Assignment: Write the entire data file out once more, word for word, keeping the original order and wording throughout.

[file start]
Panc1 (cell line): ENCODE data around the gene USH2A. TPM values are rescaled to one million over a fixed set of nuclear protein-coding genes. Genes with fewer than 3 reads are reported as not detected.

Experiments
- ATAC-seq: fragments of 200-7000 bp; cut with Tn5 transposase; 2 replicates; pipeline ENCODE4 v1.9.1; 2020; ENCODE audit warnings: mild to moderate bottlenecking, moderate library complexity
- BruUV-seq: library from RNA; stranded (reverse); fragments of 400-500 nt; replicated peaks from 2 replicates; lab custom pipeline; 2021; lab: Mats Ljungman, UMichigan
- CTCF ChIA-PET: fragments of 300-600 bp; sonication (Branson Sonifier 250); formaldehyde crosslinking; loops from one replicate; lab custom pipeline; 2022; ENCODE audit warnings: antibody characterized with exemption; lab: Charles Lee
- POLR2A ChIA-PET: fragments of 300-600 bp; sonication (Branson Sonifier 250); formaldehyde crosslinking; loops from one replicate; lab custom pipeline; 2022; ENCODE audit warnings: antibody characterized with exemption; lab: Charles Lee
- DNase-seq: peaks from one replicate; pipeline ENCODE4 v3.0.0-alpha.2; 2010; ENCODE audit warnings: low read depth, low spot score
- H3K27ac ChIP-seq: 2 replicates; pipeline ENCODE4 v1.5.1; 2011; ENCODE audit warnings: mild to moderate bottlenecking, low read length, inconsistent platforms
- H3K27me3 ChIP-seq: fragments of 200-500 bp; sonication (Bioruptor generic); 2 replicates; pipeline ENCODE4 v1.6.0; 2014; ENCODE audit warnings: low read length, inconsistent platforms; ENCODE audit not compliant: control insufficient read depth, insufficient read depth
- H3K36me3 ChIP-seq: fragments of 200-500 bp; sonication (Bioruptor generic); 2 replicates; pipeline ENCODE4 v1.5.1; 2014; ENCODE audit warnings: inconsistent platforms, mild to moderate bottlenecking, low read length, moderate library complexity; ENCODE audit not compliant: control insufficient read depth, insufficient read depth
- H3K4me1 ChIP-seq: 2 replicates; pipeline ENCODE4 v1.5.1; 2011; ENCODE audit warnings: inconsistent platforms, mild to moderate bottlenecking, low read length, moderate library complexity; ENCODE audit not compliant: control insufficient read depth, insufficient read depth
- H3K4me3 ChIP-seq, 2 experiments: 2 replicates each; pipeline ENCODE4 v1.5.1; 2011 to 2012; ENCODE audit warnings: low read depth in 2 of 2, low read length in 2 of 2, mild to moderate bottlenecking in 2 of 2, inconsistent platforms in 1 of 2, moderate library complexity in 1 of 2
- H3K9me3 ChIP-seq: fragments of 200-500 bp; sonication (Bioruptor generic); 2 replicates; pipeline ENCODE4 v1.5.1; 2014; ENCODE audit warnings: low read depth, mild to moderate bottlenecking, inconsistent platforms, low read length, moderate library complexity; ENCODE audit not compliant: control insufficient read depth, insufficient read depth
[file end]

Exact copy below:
Panc1 (cell line): ENCODE data around the gene USH2A. TPM values are rescaled to one million over a fixed set of nuclear protein-coding genes. Genes with fewer than 3 reads are reported as not detected.

Experiments
- ATAC-seq: fragments of 200-7000 bp; cut with Tn5 transposase; 2 replicates; pipeline ENCODE4 v1.9.1; 2020; ENCODE audit warnings: mild to moderate bottlenecking, moderate library complexity
- BruUV-seq: library from RNA; stranded (reverse); fragments of 400-500 nt; replicated peaks from 2 replicates; lab custom pipeline; 2021; lab: Mats Ljungman, UMichigan
- CTCF ChIA-PET: fragments of 300-600 bp; sonication (Branson Sonifier 250); formaldehyde crosslinking; loops from one replicate; lab custom pipeline; 2022; ENCODE audit warnings: antibody characterized with exemption; lab: Charles Lee
- POLR2A ChIA-PET: fragments of 300-600 bp; sonication (Branson Sonifier 250); formaldehyde crosslinking; loops from one replicate; lab custom pipeline; 2022; ENCODE audit warnings: antibody characterized with exemption; lab: Charles Lee
- DNase-seq: peaks from one replicate; pipeline ENCODE4 v3.0.0-alpha.2; 2010; ENCODE audit warnings: low read depth, low spot score
- H3K27ac ChIP-seq: 2 replicates; pipeline ENCODE4 v1.5.1; 2011; ENCODE audit warnings: mild to moderate bottlenecking, low read length, inconsistent platforms
- H3K27me3 ChIP-seq: fragments of 200-500 bp; sonication (Bioruptor generic); 2 replicates; pipeline ENCODE4 v1.6.0; 2014; ENCODE audit warnings: low read length, inconsistent platforms; ENCODE audit not compliant: control insufficient read depth, insufficient read depth
- H3K36me3 ChIP-seq: fragments of 200-500 bp; sonication (Bioruptor generic); 2 replicates; pipeline ENCODE4 v1.5.1; 2014; ENCODE audit warnings: inconsistent platforms, mild to moderate bottlenecking, low read length, moderate library complexity; ENCODE audit not compliant: control insufficient read depth, insufficient read depth
- H3K4me1 ChIP-seq: 2 replicates; pipeline ENCODE4 v1.5.1; 2011; ENCODE audit warnings: inconsistent platforms, mild to moderate bottlenecking, low read length, moderate library complexity; ENCODE audit not compliant: control insufficient read depth, insufficient read depth
- H3K4me3 ChIP-seq, 2 experiments: 2 replicates each; pipeline ENCODE4 v1.5.1; 2011 to 2012; ENCODE audit warnings: low read depth in 2 of 2, low read length in 2 of 2, mild to moderate bottlenecking in 2 of 2, inconsistent platforms in 1 of 2, moderate library complexity in 1 of 2
- H3K9me3 ChIP-seq: fragments of 200-500 bp; sonication (Bioruptor generic); 2 replicates; pipeline ENCODE4 v1.5.1; 2014; ENCODE audit warnings: low read depth, mild to moderate bottlenecking, inconsistent platforms, low read length, moderate library complexity; ENCODE audit not compliant: control insufficient read depth, insufficient read depth